Bronze Copper (Lycaena hyllus)
Description: A medium sized butterfly. In males the upperside of the forewing is purplish-brown, in females this surface is orange with large dark spots and a thick dark brown margin. In both sexes the upperside of the hindwing is dark brown with a thick orange margin. The underside of the hindwing is silvery white with small black spots and a prominent orange margin. Dorcas and Bog Copper are similar in appearance to the male similar but much smaller and with less conspicuous orange borders; American Copper is similar to the female but much smaller and with a much narrower orange border on the underside of the hindwing. Wingspan: 23 to 38 mm.
Maritime Distribution: Limited to southern and eastern New Brunswick, western and central Nova Scotia, and Prince Edward Island. For Atlas results click here.
Provincial Ranks: NB: S3. NS: S2. PEI: S3.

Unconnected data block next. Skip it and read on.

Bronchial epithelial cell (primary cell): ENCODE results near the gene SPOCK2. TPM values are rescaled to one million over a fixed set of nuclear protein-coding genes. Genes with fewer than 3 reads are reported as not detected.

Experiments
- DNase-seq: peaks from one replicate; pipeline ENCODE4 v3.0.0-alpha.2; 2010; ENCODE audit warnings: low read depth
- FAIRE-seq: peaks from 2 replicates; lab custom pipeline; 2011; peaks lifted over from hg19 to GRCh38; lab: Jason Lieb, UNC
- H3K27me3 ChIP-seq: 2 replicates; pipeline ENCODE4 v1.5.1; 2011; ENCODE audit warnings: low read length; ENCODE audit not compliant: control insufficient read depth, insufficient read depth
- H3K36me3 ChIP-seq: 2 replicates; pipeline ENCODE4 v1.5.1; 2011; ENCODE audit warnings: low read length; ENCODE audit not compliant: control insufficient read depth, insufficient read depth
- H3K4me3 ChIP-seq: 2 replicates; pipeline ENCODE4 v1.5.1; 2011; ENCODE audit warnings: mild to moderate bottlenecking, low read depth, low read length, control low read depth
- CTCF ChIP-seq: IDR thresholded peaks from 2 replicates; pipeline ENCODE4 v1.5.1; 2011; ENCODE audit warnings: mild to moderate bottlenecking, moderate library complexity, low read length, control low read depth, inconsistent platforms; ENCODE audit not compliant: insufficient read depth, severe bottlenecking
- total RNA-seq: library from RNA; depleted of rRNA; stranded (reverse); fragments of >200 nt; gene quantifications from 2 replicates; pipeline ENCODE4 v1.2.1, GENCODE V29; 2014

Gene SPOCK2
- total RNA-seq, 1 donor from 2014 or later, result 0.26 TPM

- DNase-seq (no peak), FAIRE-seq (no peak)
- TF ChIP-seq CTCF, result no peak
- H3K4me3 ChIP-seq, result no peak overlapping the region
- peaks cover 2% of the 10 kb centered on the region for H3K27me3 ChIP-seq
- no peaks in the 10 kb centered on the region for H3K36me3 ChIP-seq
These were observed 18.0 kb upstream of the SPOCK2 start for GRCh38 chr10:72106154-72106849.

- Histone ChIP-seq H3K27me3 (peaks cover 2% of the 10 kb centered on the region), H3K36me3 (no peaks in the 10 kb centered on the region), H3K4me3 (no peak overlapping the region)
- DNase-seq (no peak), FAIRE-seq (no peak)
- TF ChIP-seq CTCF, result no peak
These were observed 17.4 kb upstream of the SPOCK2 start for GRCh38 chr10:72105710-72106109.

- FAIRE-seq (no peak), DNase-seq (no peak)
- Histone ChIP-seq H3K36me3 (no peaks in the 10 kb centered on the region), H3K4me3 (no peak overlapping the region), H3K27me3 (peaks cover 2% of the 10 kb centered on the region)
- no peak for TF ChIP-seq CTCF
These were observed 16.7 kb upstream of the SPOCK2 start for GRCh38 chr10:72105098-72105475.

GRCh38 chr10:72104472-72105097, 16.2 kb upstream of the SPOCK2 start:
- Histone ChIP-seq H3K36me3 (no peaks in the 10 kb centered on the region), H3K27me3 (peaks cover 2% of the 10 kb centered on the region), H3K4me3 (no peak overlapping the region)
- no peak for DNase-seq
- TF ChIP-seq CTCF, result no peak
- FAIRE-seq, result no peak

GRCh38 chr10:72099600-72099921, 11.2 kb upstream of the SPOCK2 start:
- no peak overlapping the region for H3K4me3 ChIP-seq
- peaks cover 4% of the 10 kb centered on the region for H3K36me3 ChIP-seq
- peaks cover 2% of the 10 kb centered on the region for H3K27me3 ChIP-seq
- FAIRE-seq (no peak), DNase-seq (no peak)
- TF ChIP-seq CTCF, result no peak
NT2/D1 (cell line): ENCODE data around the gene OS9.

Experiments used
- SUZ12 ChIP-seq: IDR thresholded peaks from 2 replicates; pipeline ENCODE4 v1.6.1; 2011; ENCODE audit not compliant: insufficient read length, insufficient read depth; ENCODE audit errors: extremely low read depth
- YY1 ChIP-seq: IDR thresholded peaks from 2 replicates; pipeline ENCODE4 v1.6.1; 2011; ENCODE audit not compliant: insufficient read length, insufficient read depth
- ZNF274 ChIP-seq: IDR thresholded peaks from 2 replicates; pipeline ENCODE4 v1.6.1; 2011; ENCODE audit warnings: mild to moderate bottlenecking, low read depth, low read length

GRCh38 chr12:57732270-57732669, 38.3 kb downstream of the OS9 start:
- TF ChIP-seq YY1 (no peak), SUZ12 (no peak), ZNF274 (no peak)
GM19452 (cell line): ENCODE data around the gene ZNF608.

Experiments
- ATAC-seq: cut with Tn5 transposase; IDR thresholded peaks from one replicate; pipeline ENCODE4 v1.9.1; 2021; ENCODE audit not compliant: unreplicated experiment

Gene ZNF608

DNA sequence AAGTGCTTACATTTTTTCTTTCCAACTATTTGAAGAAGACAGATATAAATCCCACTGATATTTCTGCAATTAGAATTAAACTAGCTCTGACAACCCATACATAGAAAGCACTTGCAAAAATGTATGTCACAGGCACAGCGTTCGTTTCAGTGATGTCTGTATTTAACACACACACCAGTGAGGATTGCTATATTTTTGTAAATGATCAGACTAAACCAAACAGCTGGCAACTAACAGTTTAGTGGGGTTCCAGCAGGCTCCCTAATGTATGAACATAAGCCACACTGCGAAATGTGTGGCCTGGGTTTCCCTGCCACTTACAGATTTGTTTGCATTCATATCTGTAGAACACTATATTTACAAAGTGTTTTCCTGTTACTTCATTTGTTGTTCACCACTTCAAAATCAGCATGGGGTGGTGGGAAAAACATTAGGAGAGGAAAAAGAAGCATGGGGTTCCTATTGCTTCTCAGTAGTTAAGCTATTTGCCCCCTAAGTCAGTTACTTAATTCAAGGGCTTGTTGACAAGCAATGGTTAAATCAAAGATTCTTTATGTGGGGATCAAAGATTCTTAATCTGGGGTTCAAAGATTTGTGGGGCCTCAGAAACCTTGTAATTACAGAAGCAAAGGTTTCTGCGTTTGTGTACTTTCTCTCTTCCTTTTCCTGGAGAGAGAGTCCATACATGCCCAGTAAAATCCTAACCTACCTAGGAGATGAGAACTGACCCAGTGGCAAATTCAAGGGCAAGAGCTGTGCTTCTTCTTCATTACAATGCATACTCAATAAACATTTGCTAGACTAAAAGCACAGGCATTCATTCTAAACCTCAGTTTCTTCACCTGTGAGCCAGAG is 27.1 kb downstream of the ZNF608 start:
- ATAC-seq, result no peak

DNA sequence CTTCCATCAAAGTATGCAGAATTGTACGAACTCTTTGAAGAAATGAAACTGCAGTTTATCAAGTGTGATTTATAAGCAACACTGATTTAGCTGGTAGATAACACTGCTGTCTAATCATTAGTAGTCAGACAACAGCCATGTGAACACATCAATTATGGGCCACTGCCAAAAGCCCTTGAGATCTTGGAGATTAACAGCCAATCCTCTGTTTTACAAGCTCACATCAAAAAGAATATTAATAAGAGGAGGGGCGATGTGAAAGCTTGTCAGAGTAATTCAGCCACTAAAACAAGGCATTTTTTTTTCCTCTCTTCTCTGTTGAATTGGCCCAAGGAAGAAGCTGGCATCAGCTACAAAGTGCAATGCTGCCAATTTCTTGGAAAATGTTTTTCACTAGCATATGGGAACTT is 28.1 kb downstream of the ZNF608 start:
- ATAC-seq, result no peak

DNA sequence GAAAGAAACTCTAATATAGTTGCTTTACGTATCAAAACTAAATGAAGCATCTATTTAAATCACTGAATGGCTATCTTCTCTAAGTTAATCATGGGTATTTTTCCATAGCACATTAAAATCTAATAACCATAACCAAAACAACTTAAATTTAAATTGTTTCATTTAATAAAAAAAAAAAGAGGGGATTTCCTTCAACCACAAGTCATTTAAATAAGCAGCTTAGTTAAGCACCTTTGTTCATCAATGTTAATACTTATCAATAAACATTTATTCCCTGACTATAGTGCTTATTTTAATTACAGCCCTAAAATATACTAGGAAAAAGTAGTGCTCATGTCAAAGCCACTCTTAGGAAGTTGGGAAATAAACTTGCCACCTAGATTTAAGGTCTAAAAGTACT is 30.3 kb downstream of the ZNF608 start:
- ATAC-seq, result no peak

Flight Period: There are two overlapping generations. Early July to mid September.
Host Plant: Curled Dock (Rumex crispus), Water Dock (Rumex orbiculatus) and knotweeds (Polygonum spp.).
Notes: Bronze Copper can be found in a variety of open wet habitats. It is usually found along dikes and in the open parts of marshes that haven’t become overgrown in cattails. It favors man made marshes with relatively deep water and the edges of salt marshes. The proliferation of Ducks Unlimited impoundments in the Maritimes may have led to an increase in its abundance. It is occasionally seen nectaring on flowers but usually rests on marsh grasses.